Mozilla says 80 percent of Google Play's app safety labels are inaccurate
Labelling scheme offers developers easy loopholes to play down personal info spreading
The Mozilla Foundation has accused Google of incorrectly labelling apps as "Data Safe" as much as 80 percent of the time in its Play digital bazaar – with TikTok, Facebook and Twitter among the misdescribed software.
"Google Play Store's Data Safety labels would have you believe that neither TikTok nor Twitter share your personal data with third parties," declares the Foundation's report on the matter. "The apps' privacy policies, however, both explicitly state that they share user information with advertisers, Internet service providers, platforms, and numerous other types of companies."
A privacy-focused research group at Mozilla examined 40 apps (out of 2.7 million on the Play store) and the accuracy of the self-reported information their developers submitted to Google's Data Safety Form – used to determine the ad giant's data safety labels.
Mozilla's folk found four out of five of the resulting ratings were inaccurate, while 40 percent had major discrepancies that should have earned apps a "Poor" rating for data safety. Only 15 percent would have received an "OK" grade, had Mozillans done the grading.
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Apps that earned the researchers' stamp of approval included: Stickman Legends Offline Games, Power Amp Full Version Unlocker, League of Stickman: 2020 Ninja, Google Play Games, Subway Surfers, and Candy Crush Saga.
Paid apps were mostly worse than unpaid apps. Half of Google Play's top 20 paid apps landed in the “poor” category, including Minecraft, Hitman Sniper, and Geometry Dash. Six of the store's top 20 free apps rated as “poor,” including Facebook, Messenger, Samsung Push Services, SnapChat, Facebook Lite and Twitter.
According to Mozilla, one major flaw with the self-reporting scheme is that it doesn’t require developers to report that their apps share data with "service providers" – and uses a problematic definition of "service providers". The scheme also uses narrow definitions for data "collection" and "sharing" which allow app developers to escape negative labels via loopholes. Data deemed "anonymous" is also exempt.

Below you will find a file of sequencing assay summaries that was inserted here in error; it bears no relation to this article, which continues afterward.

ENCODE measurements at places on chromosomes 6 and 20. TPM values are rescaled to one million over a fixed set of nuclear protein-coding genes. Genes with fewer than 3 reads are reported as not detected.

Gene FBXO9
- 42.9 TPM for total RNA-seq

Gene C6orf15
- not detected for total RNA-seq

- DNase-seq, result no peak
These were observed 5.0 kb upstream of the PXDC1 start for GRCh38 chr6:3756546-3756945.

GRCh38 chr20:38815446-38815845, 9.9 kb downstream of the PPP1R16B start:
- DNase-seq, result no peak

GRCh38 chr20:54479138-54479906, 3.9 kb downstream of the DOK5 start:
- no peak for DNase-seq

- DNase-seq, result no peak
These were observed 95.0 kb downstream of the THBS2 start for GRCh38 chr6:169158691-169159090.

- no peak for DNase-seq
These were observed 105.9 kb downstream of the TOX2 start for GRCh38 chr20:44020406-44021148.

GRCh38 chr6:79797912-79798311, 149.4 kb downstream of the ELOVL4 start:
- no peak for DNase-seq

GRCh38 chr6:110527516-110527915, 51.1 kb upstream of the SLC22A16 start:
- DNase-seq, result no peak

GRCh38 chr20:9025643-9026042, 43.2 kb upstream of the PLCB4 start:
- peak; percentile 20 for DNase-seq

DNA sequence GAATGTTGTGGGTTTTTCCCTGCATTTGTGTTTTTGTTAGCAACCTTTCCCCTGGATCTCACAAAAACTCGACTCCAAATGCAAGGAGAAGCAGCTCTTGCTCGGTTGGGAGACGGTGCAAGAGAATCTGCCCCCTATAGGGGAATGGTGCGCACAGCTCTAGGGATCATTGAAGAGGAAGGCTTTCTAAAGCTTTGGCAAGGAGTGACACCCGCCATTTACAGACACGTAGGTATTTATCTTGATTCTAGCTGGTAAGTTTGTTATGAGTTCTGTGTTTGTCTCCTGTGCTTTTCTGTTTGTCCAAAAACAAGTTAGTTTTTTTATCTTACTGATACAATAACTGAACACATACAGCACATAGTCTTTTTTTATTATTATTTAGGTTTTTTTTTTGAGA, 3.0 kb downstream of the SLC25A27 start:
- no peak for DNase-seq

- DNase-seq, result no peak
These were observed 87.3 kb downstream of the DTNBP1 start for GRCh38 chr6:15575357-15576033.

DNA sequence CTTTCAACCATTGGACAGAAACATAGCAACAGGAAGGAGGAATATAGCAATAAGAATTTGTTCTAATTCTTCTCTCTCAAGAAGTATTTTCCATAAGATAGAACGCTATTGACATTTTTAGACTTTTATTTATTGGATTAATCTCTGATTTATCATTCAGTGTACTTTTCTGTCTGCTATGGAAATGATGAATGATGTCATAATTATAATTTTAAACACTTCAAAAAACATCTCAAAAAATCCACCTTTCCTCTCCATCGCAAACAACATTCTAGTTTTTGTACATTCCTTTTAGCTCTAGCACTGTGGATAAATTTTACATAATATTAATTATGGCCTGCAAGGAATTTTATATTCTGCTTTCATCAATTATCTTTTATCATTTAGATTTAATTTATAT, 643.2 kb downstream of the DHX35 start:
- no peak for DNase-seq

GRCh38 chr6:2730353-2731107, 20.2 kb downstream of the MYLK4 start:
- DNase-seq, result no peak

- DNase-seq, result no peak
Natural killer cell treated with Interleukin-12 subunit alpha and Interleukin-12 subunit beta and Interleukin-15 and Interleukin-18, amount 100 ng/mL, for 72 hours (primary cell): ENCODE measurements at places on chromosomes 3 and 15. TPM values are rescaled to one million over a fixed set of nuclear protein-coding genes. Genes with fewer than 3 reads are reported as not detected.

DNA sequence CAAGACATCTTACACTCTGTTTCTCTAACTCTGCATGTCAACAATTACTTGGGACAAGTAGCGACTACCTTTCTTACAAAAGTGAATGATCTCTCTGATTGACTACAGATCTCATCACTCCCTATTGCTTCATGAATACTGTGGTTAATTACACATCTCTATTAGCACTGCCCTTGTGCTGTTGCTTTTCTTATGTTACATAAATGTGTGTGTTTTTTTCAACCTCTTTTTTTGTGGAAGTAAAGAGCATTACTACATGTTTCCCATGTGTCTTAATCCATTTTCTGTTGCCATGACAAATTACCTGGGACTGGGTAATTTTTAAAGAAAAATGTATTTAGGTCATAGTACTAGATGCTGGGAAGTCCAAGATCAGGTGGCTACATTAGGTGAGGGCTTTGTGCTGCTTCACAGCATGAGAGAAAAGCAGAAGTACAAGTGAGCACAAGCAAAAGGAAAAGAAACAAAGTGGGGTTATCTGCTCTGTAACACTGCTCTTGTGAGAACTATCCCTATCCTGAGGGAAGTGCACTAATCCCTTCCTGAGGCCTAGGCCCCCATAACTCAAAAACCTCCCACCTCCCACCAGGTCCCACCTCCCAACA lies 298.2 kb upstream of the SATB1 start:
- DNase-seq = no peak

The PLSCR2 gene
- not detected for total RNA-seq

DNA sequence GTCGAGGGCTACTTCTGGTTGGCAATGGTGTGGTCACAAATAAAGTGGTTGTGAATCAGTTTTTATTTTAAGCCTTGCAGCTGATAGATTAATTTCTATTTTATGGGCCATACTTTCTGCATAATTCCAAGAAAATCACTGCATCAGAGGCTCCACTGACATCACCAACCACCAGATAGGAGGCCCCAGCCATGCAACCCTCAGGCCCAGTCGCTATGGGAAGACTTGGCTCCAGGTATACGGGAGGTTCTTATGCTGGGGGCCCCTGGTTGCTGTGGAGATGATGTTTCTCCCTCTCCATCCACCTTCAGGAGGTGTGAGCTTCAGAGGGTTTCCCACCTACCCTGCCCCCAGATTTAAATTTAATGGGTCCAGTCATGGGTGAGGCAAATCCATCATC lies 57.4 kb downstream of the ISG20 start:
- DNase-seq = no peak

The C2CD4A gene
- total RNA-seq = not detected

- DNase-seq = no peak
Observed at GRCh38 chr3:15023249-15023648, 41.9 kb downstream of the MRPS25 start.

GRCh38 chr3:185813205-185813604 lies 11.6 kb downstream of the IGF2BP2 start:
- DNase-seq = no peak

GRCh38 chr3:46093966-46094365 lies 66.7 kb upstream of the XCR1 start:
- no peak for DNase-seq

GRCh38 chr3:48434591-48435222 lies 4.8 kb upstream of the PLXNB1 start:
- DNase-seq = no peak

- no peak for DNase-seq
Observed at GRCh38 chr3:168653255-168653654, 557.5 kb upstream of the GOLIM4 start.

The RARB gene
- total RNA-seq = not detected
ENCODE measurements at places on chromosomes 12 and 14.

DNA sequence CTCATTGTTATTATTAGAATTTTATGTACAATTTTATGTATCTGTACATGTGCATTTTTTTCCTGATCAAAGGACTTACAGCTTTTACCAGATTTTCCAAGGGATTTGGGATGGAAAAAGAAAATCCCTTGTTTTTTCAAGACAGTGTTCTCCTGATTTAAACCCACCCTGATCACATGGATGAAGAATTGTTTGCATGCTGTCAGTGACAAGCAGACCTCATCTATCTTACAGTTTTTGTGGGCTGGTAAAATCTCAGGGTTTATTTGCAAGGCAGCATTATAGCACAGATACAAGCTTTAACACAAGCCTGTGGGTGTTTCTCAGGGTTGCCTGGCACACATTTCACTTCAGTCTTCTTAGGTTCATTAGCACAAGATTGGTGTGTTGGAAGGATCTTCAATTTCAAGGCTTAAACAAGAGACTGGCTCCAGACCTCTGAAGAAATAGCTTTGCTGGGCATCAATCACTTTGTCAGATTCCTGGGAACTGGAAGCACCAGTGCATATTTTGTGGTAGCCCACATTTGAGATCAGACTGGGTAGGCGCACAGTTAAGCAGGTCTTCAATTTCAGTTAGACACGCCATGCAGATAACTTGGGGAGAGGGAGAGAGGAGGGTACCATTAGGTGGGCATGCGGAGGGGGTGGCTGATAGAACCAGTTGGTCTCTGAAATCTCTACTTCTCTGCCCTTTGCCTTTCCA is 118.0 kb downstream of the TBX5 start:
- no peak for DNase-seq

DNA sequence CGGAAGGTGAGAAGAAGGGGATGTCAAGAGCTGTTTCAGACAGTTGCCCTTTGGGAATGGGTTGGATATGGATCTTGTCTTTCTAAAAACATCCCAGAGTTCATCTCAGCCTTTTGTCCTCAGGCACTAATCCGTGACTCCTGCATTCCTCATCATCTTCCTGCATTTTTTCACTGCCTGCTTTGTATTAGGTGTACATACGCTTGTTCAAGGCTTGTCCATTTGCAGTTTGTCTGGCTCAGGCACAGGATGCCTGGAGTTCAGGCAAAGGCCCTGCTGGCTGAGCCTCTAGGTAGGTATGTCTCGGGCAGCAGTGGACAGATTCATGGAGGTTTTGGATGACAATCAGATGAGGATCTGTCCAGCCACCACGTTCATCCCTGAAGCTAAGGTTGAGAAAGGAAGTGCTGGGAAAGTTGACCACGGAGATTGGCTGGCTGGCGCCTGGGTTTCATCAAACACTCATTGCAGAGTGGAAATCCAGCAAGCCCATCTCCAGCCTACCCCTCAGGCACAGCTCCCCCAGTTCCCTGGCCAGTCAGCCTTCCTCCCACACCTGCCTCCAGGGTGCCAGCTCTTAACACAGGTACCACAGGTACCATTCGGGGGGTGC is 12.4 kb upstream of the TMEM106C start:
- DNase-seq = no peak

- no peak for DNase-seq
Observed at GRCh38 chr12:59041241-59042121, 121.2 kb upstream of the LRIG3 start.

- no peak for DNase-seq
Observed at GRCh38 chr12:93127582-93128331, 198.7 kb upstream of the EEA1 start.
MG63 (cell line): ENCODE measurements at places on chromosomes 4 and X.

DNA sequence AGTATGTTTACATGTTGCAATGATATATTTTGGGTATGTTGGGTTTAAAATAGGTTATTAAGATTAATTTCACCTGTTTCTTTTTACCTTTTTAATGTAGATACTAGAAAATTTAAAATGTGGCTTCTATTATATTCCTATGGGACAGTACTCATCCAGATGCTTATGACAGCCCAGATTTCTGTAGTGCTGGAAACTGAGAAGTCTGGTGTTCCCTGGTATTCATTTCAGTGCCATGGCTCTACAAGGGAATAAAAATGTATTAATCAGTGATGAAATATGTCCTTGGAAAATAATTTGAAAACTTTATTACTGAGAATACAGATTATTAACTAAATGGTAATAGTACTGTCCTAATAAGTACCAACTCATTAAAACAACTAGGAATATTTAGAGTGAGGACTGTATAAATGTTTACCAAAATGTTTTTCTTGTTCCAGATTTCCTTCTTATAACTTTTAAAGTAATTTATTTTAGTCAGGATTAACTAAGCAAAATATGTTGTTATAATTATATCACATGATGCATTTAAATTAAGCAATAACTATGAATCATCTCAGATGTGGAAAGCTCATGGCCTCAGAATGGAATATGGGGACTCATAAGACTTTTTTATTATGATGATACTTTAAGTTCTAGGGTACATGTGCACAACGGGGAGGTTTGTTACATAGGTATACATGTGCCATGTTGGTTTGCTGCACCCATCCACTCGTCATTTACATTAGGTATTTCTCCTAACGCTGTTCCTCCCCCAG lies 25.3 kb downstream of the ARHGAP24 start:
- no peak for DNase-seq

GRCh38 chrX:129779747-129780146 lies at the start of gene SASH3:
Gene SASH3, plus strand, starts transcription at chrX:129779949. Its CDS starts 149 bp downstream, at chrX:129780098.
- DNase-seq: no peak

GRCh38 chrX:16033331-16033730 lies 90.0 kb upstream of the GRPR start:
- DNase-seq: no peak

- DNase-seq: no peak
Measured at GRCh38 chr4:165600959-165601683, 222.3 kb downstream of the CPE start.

The researchers conceded that while Google's Data Safety form is flawed, it at least constitutes a step toward proper privacy disclosures for consumers. But the Mozillans also wrote Google and app developers "share the blame for the failure to improve data privacy transparency in Google's Play store."
"But the responsibilities of each are not the same," wrote the Mozilla privacy team. "Google has an additional responsibility as the host of the Play store to ensure that bad actors aren't permitted to flourish at the expense of the consumer, many of whom are from vulnerable populations, like young people."
And, as Mozilla also points out, Google – which has a profit motive – "has not devoted the resources necessary to counter the threat."
Google has unsurprisingly criticized the report.
"This report conflates company-wide privacy policies that are meant to cover a variety of products and services with individual Data Safety labels, which inform users about the data that a specific app collects," a spokesperson told The Register. "The arbitrary grades Mozilla Foundation assigned to apps are not a helpful measure of the safety or accuracy of labels given the flawed methodology and lack of substantiating information." ®